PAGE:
This Feb. 4, 2013 file photo shows Jenny McCarthy posing for a portrait, in New York. (Photo by Victoria Will/Invision/AP, File)
Jenny McCarthy has been hired as a “personality” on “The View,” ABC’s morning TV show, and this is, most likely, a very bad thing.
It will give her a platform from which to proclaim bad ideas, primarily the idea that vaccines cause autism.
Vaccines do not cause autism.
Multiple scientific studies have found no connection between vaccines and autism, because there is none. And the person who initially claimed there was, in a scientific study, Andrew Wakefield, falsified his research on the MMR (measles, mumps and rubella) vaccine, and is no longer permitted to practice medicine in his home nation, the United Kingdom.
Let me say this again: Vaccines do not cause autism.
That’s not to say vaccines don’t cause side-effects. They can and they do. Most of them are minor (itching, redness at the injection site), but in very, very, incredibly rare cases there have been serious complications of vaccines.
It is much rarer, however, to have such a thing happen than to have a serious complication from most of the diseases that vaccines prevent, such as measles.
Measles encephalitis killed the young daughter of Roald Dahl, one of my favorite children’s authors, for example. And measles has had a death rate of about .2 percent, or 1 in 500 people who contract measles. That doesn’t sound like much, but there have been between 37 and 140 cases each year since 1996.
In comparison, the MMR vaccine causes encephalopathy in fewer than 1 in 1,000,000 cases. Fevers, rashes and other side-effects are more common, and the vaccine is still far, far less likely to be fatal than that 1/500 number.
Autism is not a side-effect of vaccines.
Unfortunately, Jenny McCarthy has continued to believe that vaccines cause autism, despite all the research done since the 1990s that indicates otherwise, and she promotes this particular “view” in a big way, even speaking at antivaccine rallies.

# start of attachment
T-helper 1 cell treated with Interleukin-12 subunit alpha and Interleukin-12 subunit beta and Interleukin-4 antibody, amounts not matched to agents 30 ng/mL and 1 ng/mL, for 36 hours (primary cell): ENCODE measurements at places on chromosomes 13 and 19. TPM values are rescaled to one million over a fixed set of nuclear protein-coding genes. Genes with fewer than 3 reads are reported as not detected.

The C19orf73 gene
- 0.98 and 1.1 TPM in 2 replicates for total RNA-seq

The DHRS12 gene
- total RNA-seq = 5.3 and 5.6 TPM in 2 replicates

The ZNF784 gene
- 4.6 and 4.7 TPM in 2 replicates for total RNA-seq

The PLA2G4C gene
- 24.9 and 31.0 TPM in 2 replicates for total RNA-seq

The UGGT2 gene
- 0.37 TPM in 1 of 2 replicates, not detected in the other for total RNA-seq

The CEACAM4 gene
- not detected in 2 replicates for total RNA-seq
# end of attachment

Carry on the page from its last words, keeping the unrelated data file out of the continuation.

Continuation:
She encourages people to believe that vaccines cause autism, that they are more dangerous than the diseases they prevent.
But vaccines don’t cause autism.
And many people have protested McCarthy joining the cast of “The View” for that very reason–it could be very dangerous if she promotes her bad idea and people believe it. We could see a resurgence in dangerous infectious diseases such as whooping cough, which is especially dangerous to babies, or German measles, which, ironically, does increase a child’s risk of developing an autism spectrum disorder if a mother contracts it during pregnancy.
It has been very irksome to see McCarthy’s “view” as being “controversial.” It is not. The medical and scientific establishment is nearly unanimous on the subject: Vaccines don’t cause autism.
Her view isn’t controversial. It’s simply incorrect. It was very reasonable at one point to believe that vaccines could cause autism, because Wakefield hadn’t been caught yet, and the scientific studies hadn’t been done to show otherwise, but since then many studies have been done.
McCarthy isn’t controversial at all, she’s just wrong. And it’s easy to see why; her own public statements show a very hazy grasp on science:
“Think of autism like a fart, and vaccines are the finger you pull to make it happen.”
Yet you can pull on somebody’s fingers all day long and not cause them to pass gas, because the two things aren’t actually related at all, unless the person concerned deliberately makes that happen.
To that extent, it’s a good analogy, because finger-pulling doesn’t cause farts, just like vaccines actually don’t cause autism.
I feel so silly for even writing that sentence, but it’s not me being silly here, it’s McCarthy’s poor understanding of cause-and-effect that’s silly.
And it’s not funny at all. If even a few kids aren’t vaccinated because of McCarthy’s incorrect idea, some could be blinded, deafened, or even killed. And not just the kids that aren’t vaccinated, either. Those kids can spread those illnesses to others–children who can fight it off, but also children who can’t, elderly adults, people who are immune-compromised because they’re on chemotherapy, or just people whose vaccines didn’t provide them full immunity.
If McCarthy airs her incorrect “view” on TV, and people–not doing the research, or finding one of the many websites filled with false information–believe her, it could really hurt people. It is even possible that it could harm people if she doesn’t talk about vaccines on television–just having a position on a TV show could lead people to believe what she has already said in other venues.
And that’s a bad idea.